an independent kingdom of India, comprising a portion of the southern slope of the Himalayas, bounded on the N. by Thibet, on the S. and W. by British India, and on the E. by Sikkim, a protected state, is situated in long. 800 15'-880 15' E. It is 500 miles in length by about 100 miles in average breadth, covers an area of 50,000 square miles, and has a population estimated at 2,000,000. The kingdom is separated from the plains of India by the long, narrow strip of land, resembling an English down, but unhealthy, called the Terai, which extends along the whole southern border. North of this, and running parallel with it, is the great forest of Nepaul, from eight to ten miles broad. North of this strip is a tract of hilly country, and above that are two tracts of greater elevation, the first of which may be called mountainous, while the second might appropriately be called Alpine, if it did not comprise among its mountains peaks which, like Mount Everest and Dhawalagiri, attain almost twice the elevation of Mont Blanc. The principal rivers are the Kurnalli, the Rapti, the Gunduk with its great tributaries, and the Sun KIosi. The climate, most unhealthy in the Terai, is healthy and pleasant in the hilly and mountainous districts, suggesting that of Southern Europe. In the Valley of Nepaul — the district surrounding the capital — the heat of Bengal, which is felt in the hollows, may be exchanged for the cold of Russia by ascending the slopes of the hills which enclose it. The soil is extremely rich and fruitful. Barley, millet, rice, maize, wheat, cotton, tobacco, sugar-cane, pine-apple, and various tropical fruits are cultivated. Gold has not been found, but iron and copper mines are worked. The capital of the country is Khatmandu. The inhabitants consist of a variety of races, but the dominant people are the Ghurkas, a tribe of Mongol origin, Hinduis in religion, who conquered the country about the close of the 18th century. Their chief occupation is war. Many Hindus from Chiton settled in Nepaul at the time of the Mohammedan invasion, and some of them have preserved their blood pure to the present time, while others have intermarried with Chinese and Tartars. The Hindus are found chiefly in the west; the east is populated by aboriginal tribes, among which are the Newars, Magars, Gurungs, Jariyas, Dhenwars, Buteas, Mhanjas, and Bhanras. The most important of these are the Newars, who constitute the agriculturists and artisans of the country. They are ingenious and peaceable, though excessively dirty; of middle size and great strength, with round flat faces, small eyes, broad noses, and open countenances. They are Buddhists, but have a priesthood of their own, and reject the Thiibetan model of Buddhism as it prevails among the other aboriginals of Nepaul. They as well as others of the aborigines practice polyandry to some extent. Thirteen dialects are spoken in Nepaul, but only two of the dialects possess any literature, and they are the dialects of the two most prominent tribes — the Newars and Ghurkas.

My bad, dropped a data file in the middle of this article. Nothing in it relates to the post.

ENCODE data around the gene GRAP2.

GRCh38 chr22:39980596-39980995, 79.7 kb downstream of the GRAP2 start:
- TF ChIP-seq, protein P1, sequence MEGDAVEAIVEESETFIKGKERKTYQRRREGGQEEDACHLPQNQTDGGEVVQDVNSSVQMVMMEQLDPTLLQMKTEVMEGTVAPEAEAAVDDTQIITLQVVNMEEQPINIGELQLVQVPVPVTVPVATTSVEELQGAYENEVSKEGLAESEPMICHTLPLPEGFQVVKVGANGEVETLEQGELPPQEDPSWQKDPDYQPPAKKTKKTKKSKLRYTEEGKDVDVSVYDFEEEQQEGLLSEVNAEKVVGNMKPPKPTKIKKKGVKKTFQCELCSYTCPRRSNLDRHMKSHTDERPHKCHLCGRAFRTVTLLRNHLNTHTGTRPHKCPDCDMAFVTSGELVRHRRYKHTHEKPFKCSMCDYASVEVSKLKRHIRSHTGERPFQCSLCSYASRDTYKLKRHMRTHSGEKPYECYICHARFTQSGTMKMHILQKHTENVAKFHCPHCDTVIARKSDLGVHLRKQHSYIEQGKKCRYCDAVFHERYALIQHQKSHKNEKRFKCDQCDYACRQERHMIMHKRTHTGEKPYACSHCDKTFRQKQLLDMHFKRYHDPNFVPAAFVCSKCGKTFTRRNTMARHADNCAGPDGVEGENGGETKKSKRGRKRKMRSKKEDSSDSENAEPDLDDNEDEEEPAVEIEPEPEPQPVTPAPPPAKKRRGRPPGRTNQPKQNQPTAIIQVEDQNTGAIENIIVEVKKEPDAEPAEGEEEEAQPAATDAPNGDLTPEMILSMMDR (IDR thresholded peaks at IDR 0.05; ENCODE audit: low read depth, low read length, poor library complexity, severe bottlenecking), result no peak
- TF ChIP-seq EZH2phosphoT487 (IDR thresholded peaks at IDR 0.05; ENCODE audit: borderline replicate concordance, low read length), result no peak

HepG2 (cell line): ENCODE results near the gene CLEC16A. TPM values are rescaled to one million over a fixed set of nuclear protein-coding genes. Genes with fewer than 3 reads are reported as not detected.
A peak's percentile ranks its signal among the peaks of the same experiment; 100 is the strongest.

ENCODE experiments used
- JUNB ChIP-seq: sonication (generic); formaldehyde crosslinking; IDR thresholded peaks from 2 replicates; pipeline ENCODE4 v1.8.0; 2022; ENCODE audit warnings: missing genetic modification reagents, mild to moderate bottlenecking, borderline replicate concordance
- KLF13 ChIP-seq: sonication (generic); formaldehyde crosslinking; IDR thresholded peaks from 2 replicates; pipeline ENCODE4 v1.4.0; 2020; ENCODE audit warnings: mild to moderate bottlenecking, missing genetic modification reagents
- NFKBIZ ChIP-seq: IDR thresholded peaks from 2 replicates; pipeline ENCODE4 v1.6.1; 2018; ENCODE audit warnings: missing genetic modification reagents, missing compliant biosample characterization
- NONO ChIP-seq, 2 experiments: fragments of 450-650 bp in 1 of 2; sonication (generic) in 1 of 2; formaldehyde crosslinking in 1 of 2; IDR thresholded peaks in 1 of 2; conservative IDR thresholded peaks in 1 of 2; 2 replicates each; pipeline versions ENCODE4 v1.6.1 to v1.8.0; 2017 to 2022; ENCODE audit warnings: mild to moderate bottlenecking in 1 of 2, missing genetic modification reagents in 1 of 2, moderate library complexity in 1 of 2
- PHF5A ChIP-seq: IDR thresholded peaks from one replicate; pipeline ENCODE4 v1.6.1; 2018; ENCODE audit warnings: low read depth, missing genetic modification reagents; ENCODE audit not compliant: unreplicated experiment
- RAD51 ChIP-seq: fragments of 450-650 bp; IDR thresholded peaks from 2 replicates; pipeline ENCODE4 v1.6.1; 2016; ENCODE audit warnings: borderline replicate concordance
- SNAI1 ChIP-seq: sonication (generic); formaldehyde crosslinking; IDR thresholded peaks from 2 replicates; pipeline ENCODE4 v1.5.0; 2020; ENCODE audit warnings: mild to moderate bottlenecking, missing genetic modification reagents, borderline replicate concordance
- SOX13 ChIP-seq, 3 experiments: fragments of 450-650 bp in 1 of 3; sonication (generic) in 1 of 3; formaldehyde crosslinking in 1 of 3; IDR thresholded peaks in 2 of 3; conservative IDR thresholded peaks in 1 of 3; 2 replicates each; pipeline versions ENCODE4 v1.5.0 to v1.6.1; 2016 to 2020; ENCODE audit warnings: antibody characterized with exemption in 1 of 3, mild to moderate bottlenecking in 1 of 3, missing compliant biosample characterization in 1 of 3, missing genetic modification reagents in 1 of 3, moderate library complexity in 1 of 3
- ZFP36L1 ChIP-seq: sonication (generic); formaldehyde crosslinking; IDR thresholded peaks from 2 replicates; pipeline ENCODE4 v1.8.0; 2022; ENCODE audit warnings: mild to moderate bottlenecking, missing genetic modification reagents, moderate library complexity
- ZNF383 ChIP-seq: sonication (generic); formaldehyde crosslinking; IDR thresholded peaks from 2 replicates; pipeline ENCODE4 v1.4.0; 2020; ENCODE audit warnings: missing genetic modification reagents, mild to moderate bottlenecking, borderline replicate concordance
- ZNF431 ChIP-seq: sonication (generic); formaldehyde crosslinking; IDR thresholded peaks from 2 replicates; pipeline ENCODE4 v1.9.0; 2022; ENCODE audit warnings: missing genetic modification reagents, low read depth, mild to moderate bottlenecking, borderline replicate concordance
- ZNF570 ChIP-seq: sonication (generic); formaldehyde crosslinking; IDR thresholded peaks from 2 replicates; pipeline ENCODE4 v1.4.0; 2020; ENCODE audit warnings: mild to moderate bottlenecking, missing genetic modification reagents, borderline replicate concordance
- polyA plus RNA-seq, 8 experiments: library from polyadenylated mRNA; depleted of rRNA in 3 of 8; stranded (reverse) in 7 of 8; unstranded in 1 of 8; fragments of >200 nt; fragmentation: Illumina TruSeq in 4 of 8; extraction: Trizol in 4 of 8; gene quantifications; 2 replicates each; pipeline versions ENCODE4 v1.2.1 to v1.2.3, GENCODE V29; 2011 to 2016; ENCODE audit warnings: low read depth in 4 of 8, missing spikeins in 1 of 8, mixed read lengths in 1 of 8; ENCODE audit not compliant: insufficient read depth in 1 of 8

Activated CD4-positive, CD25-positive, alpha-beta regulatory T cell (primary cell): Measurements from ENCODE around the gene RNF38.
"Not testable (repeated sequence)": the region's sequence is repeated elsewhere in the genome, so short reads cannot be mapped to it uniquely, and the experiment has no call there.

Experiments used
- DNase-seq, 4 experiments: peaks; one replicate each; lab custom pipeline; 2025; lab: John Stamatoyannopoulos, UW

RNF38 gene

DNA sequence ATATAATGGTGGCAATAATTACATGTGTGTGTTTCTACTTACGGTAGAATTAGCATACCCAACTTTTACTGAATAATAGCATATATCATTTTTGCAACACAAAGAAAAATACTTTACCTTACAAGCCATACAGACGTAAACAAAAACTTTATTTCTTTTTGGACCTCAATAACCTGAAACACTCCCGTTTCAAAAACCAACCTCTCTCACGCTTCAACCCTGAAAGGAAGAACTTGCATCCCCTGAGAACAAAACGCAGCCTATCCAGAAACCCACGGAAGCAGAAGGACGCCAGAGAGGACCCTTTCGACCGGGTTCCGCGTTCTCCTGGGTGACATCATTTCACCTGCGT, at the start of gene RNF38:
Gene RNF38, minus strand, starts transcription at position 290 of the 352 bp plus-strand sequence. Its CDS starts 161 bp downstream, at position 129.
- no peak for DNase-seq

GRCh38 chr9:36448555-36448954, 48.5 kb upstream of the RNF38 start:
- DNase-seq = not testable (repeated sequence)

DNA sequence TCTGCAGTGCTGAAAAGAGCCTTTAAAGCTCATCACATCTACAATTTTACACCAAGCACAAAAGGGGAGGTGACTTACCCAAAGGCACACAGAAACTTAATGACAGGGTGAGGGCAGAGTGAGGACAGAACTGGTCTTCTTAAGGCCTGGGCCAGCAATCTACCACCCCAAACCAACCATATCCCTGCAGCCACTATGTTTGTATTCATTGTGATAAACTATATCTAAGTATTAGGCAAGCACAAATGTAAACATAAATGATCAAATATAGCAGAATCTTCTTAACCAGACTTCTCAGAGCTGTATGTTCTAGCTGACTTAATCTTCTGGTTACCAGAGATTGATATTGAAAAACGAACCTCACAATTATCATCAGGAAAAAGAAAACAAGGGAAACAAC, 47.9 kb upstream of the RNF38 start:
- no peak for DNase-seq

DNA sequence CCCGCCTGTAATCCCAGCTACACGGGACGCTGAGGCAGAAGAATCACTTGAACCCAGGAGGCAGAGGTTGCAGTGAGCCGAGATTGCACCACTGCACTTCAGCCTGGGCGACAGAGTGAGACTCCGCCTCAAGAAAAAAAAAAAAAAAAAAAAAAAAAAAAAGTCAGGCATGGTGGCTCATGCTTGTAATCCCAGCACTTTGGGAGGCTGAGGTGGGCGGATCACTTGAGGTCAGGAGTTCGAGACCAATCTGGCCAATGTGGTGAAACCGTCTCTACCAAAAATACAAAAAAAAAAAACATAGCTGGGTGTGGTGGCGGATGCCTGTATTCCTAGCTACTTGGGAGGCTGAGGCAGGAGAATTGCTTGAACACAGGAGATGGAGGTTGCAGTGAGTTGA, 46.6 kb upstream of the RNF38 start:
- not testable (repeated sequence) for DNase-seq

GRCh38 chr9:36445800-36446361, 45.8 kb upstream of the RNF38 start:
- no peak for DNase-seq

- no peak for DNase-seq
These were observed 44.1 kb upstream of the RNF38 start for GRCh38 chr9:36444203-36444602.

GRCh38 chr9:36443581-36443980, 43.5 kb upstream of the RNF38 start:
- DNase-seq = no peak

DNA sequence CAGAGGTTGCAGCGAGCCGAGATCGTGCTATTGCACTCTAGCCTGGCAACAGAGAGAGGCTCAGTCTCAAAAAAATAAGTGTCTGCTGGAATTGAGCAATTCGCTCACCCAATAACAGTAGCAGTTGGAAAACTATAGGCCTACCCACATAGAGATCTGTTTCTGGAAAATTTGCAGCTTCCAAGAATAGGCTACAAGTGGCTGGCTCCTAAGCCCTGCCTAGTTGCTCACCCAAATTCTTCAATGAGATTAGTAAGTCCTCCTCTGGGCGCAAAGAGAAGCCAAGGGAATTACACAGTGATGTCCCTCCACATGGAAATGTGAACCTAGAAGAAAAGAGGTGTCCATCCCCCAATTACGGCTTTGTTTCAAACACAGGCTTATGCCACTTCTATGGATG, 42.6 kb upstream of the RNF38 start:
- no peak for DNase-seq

Of the history of Nepaul little is known until the invasion of the Ghurkas (1768); it seems never to have been subject to the Mogul or any other great Asiatic conquerors. A war in which it became involved with Thibet in 1790 led to hostilities with the emperor of China, who, regarding himself as the protector of the lamas, in 1792 sent an army of 70,000 men against the Nepaulese, and checked the extension of their territory to the northward. A treaty of commerce was concluded with the British in 1792, and from 1802 to 1804 Katmandu was the residence of a representative of the British government. Repeated encroachments of the rajah upon the East India Company's territories led the British to declare war in 1814, and they consequently invaded the country on the western frontier, where their troops met repeated losses, and their commander, Genesis Gillespie, was slain. In the following year, however, the campaign under Sir David Ochterlony was attended with very different results. The victory of Malome, the capitulation of the famous Nepaulese commander Amir Singh, and finally the rapid advance of the victor towards Katmandu, obliged the Nepaulese monarch to make peace, and a treaty in March, 1816. Throughout the mutiny of 1857 the Nepaulese cultivated the friendship of the British, and the prime minister, Jung Bahadtir, defeated the last remnant of the rebels in December 1859. The policy of the government towards foreigners, however, is exceedingly exclusive. Much valuable information concerning the country is contained in the work on Nepaul and Thibet, by B.H. Hodgson, formerly British minister at Katmandu (1874). See also Oliphant, A Journey to Katmandu (1852); Col. Kirkpatrick, Account of the Kingdom of Nepauil (Lond. 1811); Edinburgh Review, July 1840, art. 1; Blackwood's Magazine, 1852, part 2, page 86; 1860, part 1, page 509; and the article Gorkhas in the American Cyclopcedia.

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